“The first F-18 Super Hornet, that was from the VFA 115 Eagles, has launched off the USS Abraham Lincoln.”
CNN’s Kyra Phillips aboard the USS Abraham Lincoln
Do you remember working there, in the Gulf, aboard the Lincoln and below the waterline? Remember the heat and noise and smelly coworkers who slept next to us? It was different to me then–war and battle, and until recently I wondered why.
Back then I not only felt the immortality of youth but also secretly believed that the US was somehow untouchable. Above reproach. Since that time I have aged and terrorists have attacked the US and that has affected my opinion and feelings about this war in a way that I probably could have imagined. The passing of time and tragedy has shaped my definition of before and after, and opened my eyes to a line of distinction between then and now, yesterday and today.
Unlike those days when I was below the waterline, it’s no longer someone else’s problem. It’s not a joke. It’s not just a pain in the ass inconvenience of standing “6 and 6’s”. Suddenly it’s the world I live in and of which I am a functional part. It’s the world of people with whom I’ve worked. It’s penpals and business partners and academic colleagues and friends and customers all taking part in the situation. It’s not what it used to be to me. Before, back then. Yesterday.
The country is no longer untouchable and I’m not immortal anymore. I realize that 37 years on this planet mean the statistical halfway mark for my mortality, and as a compensation I see clearly the time that was the exuberant, shiny age of innocence in my life. I’m no longer a complaining young man living 30 feet below the waterline of an aircraft carrier. The innocence of that time is preserved as a part of that half of my life.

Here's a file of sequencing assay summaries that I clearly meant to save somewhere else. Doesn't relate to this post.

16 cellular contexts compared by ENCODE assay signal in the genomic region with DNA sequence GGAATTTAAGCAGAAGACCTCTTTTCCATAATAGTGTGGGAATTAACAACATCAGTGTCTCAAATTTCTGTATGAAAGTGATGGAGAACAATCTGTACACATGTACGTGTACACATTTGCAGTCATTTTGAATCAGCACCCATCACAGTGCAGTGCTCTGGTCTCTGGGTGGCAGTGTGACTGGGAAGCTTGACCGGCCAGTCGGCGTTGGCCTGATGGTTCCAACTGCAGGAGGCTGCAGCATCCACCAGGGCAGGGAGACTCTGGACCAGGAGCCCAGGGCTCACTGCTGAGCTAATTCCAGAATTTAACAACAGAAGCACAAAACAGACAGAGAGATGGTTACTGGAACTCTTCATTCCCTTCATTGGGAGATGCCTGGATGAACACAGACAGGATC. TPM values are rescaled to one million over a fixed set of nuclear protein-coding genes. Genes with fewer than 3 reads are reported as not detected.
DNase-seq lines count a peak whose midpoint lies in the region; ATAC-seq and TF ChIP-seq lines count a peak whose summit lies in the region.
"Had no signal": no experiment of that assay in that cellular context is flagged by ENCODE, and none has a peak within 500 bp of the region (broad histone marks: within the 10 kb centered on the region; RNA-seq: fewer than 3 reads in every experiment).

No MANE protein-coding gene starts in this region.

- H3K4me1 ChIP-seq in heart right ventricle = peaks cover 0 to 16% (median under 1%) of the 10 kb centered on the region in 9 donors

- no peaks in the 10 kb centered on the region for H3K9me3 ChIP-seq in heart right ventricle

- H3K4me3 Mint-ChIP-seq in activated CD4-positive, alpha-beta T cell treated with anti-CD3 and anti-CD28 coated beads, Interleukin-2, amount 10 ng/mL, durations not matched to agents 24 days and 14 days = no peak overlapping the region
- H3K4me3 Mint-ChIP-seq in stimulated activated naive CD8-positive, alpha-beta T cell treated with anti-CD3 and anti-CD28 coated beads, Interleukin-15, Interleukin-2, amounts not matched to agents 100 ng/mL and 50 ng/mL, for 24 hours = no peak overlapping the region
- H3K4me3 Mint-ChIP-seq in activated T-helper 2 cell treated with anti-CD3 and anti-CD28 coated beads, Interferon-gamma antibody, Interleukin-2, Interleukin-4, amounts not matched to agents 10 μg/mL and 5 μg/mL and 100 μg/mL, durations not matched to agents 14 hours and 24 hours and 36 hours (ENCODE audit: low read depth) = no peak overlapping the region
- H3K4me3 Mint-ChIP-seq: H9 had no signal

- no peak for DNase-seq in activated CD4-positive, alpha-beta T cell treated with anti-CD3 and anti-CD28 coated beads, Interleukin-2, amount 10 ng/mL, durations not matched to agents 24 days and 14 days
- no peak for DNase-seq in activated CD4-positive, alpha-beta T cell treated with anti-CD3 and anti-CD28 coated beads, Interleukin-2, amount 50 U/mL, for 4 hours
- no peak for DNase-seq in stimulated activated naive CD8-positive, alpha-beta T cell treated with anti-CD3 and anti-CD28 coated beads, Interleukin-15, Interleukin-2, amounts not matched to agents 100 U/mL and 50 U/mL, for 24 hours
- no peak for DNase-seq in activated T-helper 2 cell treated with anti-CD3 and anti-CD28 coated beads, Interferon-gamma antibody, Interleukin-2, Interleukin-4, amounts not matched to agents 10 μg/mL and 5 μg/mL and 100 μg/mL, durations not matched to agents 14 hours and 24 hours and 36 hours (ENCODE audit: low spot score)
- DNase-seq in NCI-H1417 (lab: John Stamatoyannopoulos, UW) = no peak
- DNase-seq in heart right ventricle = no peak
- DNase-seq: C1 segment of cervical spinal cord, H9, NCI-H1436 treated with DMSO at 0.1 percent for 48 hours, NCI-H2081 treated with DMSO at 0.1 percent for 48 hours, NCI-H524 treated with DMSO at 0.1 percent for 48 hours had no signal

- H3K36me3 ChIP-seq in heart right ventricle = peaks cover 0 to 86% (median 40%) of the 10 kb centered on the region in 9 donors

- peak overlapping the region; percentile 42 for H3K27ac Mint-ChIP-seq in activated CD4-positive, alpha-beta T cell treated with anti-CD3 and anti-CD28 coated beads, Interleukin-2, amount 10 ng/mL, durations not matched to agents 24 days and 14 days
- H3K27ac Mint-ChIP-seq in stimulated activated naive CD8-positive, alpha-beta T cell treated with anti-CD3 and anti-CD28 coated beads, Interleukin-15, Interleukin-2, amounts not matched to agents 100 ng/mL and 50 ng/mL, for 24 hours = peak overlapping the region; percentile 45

For me, 911 represented the end of a more innocent time in the world and this country, and I equate that innocence to the time of my experience in the Gulf aboard the 72. The time before. Then. Yesterday. I am in another half of my age, and it is different to me now–war and battle. It’s not someone else’s problem. It’s not a joke. This war and battle is an event that distinctly places itself in the time of my life that no longer enjoys youth and innocence. It’s part of the other statistical half, and it’s something that stirs a deep longing for that time of an America above reproach and the pain in the ass inconvenience of 6 and 6’s.